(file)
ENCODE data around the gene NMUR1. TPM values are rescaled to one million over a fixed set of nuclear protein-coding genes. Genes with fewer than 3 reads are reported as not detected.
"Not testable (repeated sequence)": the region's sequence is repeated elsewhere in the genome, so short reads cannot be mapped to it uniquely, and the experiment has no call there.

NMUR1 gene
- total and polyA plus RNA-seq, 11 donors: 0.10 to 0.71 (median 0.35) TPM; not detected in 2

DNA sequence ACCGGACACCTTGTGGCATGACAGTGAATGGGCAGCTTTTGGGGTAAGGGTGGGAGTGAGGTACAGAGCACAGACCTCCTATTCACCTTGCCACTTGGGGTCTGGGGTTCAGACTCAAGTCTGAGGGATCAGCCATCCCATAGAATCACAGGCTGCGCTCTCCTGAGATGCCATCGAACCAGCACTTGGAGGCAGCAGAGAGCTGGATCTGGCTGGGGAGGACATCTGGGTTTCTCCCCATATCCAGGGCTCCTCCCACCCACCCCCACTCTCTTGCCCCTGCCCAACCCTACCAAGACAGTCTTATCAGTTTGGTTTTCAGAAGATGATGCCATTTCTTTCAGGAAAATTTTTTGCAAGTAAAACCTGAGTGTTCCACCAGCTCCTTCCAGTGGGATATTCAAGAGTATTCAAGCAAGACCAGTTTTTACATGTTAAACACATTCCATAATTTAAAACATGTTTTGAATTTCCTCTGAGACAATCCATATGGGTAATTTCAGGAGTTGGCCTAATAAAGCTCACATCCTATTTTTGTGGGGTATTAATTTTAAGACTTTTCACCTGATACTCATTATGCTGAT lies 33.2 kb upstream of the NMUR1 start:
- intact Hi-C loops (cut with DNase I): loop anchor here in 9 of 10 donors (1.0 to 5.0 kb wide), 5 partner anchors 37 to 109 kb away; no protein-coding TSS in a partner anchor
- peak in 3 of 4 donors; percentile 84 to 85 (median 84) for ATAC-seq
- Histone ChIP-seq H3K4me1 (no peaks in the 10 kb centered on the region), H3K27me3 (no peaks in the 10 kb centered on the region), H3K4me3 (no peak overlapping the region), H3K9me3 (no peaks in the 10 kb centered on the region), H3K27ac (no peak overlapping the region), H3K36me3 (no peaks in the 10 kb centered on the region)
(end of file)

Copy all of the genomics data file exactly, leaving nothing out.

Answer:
ENCODE data around the gene NMUR1. TPM values are rescaled to one million over a fixed set of nuclear protein-coding genes. Genes with fewer than 3 reads are reported as not detected.
"Not testable (repeated sequence)": the region's sequence is repeated elsewhere in the genome, so short reads cannot be mapped to it uniquely, and the experiment has no call there.

NMUR1 gene
- total and polyA plus RNA-seq, 11 donors: 0.10 to 0.71 (median 0.35) TPM; not detected in 2

DNA sequence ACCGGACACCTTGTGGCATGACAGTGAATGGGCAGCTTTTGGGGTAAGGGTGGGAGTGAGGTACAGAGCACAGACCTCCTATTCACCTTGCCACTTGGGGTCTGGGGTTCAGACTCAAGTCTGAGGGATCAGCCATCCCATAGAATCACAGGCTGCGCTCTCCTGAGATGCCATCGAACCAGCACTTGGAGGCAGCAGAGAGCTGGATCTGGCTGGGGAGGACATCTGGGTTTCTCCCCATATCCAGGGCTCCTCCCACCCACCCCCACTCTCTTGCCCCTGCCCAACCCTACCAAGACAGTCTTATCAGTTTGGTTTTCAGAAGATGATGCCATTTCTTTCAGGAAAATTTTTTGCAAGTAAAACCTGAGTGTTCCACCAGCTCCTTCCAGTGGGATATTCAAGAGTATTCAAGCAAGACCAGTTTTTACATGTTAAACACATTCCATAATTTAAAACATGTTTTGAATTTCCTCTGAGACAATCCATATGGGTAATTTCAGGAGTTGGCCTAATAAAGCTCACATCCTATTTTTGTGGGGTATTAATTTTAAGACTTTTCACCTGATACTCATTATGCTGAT lies 33.2 kb upstream of the NMUR1 start:
- intact Hi-C loops (cut with DNase I): loop anchor here in 9 of 10 donors (1.0 to 5.0 kb wide), 5 partner anchors 37 to 109 kb away; no protein-coding TSS in a partner anchor
- peak in 3 of 4 donors; percentile 84 to 85 (median 84) for ATAC-seq
- Histone ChIP-seq H3K4me1 (no peaks in the 10 kb centered on the region), H3K27me3 (no peaks in the 10 kb centered on the region), H3K4me3 (no peak overlapping the region), H3K9me3 (no peaks in the 10 kb centered on the region), H3K27ac (no peak overlapping the region), H3K36me3 (no peaks in the 10 kb centered on the region)